THIS is actually a couple of weeks old, but it only recently came to my attention via RR Donnelley’s excellent Real Corporate Lawyer website.
It’s from a single-page memo on June 28, 2007 by heavyweight Wall Street lawyer Martin Lipton of the namesake firm Wachtell, Lipton, Rosen & Katz. Wikipedia says Lipton and his firm invented the poison pill, a mechanism to delay and deter hostile tender offers and other unsolicited acquisitions, among other M&A strategies. Actually, it’s the entire memo I’m quoting below (emphasis is his own):
While corporate governance activists are applauding today’s announcement by
Pfizer “that members of its Boards of Directors will invite its largest institutional shareholders to
a meeting where they will have an opportunity to provide comments and perspective on the
company’s governance policies and practices including executive compensation,” this is another
example of corporate governance run amuck. Since 2002 there has been a steady escalation of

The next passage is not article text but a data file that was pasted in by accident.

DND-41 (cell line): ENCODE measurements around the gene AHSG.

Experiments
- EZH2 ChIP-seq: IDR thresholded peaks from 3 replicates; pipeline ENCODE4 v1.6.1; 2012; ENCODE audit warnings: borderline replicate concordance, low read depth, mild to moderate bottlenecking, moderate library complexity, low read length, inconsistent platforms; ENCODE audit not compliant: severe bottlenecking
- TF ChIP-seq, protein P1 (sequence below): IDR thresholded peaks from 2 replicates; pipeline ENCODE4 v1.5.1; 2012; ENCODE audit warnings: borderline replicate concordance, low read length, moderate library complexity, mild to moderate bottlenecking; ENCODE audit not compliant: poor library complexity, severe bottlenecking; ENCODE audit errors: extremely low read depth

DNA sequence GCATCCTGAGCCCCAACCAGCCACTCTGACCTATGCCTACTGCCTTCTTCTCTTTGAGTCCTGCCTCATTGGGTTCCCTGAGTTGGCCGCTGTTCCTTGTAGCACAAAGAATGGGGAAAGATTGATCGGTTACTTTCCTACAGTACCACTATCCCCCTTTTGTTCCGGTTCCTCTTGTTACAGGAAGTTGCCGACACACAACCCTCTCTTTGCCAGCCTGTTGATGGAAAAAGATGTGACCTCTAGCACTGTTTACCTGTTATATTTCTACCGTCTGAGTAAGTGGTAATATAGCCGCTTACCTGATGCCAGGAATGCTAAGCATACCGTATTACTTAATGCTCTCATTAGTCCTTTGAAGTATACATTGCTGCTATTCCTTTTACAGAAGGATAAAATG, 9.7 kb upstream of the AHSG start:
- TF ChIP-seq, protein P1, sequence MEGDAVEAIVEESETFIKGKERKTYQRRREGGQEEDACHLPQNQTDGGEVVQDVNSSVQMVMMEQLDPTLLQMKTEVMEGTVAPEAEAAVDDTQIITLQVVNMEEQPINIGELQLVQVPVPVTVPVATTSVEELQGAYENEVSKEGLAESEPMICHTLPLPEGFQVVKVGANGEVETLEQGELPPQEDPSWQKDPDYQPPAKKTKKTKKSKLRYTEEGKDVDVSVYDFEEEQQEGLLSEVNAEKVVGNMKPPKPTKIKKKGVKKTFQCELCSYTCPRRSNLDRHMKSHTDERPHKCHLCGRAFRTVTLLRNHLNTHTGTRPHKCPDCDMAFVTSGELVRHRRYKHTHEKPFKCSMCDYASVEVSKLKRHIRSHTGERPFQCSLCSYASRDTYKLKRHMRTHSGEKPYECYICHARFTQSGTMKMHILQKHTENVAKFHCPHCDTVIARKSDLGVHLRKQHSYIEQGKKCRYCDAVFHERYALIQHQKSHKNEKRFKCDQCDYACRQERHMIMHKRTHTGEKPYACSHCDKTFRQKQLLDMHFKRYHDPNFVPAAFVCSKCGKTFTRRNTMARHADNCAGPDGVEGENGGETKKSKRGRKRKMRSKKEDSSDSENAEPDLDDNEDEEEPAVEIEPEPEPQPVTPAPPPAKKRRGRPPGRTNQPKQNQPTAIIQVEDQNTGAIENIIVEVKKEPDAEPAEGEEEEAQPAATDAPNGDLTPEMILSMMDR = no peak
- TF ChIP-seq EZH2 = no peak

demands by corporate governance activists to increase shareholder power over the business
decisions of boards of directors. With academic support from Prof. Lucian Bebchuk of the
Harvard Law School, activists are seeking to impose prospective and retrospective referenda on
basic decisions by boards of directors.
There is no justification for revolutionizing corporate law and corporate practices
so that shareholders replace directors as the fundamental arbiters of corporate policy. Basic
corporate law and corporate practices, as they have developed and evolved over the past 50
years, is the only proven vehicle for organizing and deploying capital on the large and dynamic
scale of the modern United States economy. It should not be overturned by desperate attempts to
appease deconstructionist activists.
Sounds to me more like a desperate attempt to keep things as they are just because that’s how they’ve been for the past 50 years. As I wrote recently in a comment to an IR consultant on this blog: “The only people who should be afraid of better communication are those profiting from the conflict…”